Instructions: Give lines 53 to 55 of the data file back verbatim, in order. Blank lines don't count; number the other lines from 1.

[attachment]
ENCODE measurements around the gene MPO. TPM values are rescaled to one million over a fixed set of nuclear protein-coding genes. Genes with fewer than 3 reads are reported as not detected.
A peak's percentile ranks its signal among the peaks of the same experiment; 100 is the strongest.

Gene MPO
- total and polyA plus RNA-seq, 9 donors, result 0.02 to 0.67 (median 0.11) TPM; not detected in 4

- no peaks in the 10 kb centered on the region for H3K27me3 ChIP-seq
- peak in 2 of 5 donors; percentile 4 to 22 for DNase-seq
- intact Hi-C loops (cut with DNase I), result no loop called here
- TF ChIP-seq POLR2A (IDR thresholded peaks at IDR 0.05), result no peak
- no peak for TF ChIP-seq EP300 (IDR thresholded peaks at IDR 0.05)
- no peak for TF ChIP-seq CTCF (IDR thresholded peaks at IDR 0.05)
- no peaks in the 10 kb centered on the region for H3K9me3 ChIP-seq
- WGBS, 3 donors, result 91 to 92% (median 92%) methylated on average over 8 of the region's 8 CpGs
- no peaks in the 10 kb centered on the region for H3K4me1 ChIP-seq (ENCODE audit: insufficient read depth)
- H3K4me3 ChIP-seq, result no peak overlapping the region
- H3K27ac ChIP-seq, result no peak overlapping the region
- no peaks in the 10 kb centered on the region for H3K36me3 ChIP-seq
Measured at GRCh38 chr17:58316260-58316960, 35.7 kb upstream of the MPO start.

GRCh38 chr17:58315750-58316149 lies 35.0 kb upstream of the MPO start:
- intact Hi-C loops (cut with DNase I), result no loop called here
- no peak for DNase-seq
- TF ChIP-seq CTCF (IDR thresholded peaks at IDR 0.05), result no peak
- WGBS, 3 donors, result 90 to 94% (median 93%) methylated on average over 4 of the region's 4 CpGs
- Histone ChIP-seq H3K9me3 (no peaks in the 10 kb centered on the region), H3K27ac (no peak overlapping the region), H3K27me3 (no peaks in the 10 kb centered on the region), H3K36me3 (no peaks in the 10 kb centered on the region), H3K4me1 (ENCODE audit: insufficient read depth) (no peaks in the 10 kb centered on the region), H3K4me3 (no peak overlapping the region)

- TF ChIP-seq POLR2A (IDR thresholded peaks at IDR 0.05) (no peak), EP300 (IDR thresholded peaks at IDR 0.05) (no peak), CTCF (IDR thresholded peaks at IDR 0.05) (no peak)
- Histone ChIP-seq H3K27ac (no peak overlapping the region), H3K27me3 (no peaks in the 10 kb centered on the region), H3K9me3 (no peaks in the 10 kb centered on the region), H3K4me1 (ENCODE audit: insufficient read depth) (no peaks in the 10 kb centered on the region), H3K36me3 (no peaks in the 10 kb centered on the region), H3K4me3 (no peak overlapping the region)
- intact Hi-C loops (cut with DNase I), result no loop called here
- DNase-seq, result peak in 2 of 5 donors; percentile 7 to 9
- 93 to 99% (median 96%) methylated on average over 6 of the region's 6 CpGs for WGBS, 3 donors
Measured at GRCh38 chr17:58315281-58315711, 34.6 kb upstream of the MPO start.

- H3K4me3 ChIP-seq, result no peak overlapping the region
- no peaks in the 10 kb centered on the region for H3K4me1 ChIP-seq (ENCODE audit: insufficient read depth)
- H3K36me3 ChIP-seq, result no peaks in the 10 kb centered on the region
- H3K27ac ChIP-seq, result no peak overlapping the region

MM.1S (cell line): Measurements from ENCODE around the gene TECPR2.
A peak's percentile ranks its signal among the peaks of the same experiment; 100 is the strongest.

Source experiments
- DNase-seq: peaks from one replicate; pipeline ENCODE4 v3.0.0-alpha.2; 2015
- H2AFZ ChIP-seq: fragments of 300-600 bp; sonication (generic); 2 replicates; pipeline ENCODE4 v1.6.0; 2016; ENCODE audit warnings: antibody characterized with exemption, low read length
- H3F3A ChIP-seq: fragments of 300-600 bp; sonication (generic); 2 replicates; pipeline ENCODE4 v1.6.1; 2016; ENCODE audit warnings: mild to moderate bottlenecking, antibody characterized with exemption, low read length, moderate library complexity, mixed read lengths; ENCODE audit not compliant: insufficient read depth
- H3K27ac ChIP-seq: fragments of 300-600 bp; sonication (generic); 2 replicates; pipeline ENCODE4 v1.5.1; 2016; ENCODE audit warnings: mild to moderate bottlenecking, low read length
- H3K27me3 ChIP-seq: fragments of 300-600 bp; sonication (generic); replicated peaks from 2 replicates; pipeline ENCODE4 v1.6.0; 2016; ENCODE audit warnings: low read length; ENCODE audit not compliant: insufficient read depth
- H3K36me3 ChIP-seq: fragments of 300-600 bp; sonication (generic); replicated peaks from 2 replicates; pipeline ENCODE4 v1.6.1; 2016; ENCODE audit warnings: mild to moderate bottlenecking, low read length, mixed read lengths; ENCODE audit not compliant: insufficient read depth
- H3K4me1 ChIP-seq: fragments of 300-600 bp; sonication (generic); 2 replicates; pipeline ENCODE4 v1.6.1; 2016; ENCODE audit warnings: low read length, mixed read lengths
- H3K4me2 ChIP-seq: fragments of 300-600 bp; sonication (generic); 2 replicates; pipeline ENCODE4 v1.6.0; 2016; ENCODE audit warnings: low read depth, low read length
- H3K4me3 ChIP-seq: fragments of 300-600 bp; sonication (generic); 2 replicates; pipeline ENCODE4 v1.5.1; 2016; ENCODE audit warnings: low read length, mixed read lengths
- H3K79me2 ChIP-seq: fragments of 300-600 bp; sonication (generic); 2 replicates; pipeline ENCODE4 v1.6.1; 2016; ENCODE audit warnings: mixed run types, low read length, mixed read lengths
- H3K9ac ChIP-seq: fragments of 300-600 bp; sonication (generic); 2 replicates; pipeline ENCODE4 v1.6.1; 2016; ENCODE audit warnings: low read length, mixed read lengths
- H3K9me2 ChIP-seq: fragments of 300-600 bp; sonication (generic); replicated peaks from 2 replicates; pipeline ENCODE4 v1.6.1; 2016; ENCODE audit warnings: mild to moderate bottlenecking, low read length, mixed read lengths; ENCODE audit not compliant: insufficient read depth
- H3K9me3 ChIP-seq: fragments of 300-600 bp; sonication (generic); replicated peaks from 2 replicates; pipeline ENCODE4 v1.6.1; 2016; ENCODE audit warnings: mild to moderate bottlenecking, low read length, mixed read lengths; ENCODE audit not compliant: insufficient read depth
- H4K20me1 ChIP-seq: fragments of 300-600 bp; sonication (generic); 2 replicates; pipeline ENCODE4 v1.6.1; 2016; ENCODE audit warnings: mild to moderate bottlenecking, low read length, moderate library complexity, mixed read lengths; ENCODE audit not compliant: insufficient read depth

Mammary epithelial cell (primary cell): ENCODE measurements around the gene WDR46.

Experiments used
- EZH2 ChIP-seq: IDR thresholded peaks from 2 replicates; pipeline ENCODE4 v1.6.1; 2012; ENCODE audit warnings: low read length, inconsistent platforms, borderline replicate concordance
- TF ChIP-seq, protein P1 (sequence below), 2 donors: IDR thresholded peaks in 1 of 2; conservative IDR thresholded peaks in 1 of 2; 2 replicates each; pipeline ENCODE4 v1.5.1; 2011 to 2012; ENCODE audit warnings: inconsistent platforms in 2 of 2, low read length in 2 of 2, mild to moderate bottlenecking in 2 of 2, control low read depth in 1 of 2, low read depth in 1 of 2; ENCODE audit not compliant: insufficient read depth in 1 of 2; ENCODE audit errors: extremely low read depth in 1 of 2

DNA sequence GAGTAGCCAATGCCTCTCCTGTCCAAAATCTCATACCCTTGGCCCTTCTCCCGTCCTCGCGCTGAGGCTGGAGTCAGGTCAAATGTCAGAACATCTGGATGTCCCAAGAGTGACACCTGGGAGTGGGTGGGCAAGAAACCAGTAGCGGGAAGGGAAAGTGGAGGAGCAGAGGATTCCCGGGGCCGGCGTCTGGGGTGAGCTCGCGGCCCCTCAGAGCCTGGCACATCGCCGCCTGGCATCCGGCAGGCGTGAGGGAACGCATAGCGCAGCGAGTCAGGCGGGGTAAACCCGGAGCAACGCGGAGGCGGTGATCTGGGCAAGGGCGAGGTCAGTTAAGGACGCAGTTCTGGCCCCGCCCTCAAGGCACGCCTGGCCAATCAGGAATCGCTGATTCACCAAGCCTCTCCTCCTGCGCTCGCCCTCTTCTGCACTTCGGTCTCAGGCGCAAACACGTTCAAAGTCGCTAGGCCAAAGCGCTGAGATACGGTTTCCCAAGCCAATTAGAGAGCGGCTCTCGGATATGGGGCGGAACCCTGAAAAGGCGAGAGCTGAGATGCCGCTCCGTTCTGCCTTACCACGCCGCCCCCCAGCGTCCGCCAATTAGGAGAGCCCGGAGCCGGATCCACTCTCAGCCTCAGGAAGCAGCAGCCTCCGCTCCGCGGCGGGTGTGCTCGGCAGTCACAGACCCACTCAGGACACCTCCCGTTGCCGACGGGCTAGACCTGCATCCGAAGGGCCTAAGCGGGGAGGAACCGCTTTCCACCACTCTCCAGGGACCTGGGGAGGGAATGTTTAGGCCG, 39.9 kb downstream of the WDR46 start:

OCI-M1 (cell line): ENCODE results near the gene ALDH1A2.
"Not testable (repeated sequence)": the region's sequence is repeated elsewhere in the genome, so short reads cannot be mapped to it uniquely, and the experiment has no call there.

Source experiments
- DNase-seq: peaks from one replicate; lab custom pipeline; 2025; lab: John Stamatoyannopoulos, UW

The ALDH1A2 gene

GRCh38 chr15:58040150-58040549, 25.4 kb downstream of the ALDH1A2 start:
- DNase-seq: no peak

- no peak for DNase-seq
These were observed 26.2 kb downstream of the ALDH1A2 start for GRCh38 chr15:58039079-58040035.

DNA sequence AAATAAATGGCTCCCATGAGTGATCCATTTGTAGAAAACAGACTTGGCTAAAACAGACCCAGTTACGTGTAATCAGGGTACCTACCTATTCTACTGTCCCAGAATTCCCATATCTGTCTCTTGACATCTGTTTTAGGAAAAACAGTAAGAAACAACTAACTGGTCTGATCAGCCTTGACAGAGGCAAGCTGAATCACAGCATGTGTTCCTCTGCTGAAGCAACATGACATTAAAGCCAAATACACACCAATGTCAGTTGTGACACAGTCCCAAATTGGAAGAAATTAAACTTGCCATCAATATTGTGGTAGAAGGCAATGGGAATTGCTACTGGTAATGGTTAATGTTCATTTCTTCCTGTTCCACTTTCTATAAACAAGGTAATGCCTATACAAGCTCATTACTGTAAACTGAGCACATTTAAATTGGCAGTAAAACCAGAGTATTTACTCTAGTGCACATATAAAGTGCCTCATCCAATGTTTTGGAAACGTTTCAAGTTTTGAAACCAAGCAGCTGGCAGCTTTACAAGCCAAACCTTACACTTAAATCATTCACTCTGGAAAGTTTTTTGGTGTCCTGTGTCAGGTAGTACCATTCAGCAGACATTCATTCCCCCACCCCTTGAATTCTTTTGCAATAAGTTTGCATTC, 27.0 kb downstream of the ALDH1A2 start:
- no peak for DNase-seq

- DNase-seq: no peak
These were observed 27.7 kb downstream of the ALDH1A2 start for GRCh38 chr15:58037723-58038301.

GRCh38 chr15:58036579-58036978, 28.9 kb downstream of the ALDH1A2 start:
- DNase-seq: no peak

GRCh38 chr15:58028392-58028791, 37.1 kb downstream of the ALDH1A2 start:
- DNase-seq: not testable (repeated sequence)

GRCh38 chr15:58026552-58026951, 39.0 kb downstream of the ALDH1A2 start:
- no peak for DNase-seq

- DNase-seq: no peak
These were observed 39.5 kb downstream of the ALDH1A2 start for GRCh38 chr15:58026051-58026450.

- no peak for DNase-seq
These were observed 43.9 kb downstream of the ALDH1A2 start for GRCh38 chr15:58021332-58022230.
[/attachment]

- EZH2 ChIP-seq: IDR thresholded peaks from 2 replicates; pipeline ENCODE4 v1.6.1; 2012; ENCODE audit warnings: low read length, inconsistent platforms, borderline replicate concordance
- TF ChIP-seq, protein P1 (sequence below), 2 donors: IDR thresholded peaks in 1 of 2; conservative IDR thresholded peaks in 1 of 2; 2 replicates each; pipeline ENCODE4 v1.5.1; 2011 to 2012; ENCODE audit warnings: inconsistent platforms in 2 of 2, low read length in 2 of 2, mild to moderate bottlenecking in 2 of 2, control low read depth in 1 of 2, low read depth in 1 of 2; ENCODE audit not compliant: insufficient read depth in 1 of 2; ENCODE audit errors: extremely low read depth in 1 of 2

DNA sequence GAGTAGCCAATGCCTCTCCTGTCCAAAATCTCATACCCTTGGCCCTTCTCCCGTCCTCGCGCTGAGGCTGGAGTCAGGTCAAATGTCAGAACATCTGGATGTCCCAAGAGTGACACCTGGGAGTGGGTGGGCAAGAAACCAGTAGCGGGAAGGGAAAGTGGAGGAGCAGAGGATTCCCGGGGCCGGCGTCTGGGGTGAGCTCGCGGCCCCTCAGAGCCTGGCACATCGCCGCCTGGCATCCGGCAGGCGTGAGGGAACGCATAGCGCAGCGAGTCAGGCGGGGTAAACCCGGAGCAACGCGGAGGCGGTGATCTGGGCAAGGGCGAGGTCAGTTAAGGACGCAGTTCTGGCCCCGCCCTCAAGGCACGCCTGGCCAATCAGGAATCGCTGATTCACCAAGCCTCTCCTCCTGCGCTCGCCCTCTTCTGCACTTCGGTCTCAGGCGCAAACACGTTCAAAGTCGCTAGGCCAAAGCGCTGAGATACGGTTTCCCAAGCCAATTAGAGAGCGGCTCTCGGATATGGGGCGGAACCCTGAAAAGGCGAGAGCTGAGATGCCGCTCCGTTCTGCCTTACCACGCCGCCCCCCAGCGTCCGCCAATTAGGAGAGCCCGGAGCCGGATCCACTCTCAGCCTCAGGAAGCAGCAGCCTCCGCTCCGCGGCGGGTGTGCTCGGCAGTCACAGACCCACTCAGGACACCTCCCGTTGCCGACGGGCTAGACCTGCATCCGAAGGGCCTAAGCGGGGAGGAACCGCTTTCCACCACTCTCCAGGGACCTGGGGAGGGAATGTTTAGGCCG, 39.9 kb downstream of the WDR46 start: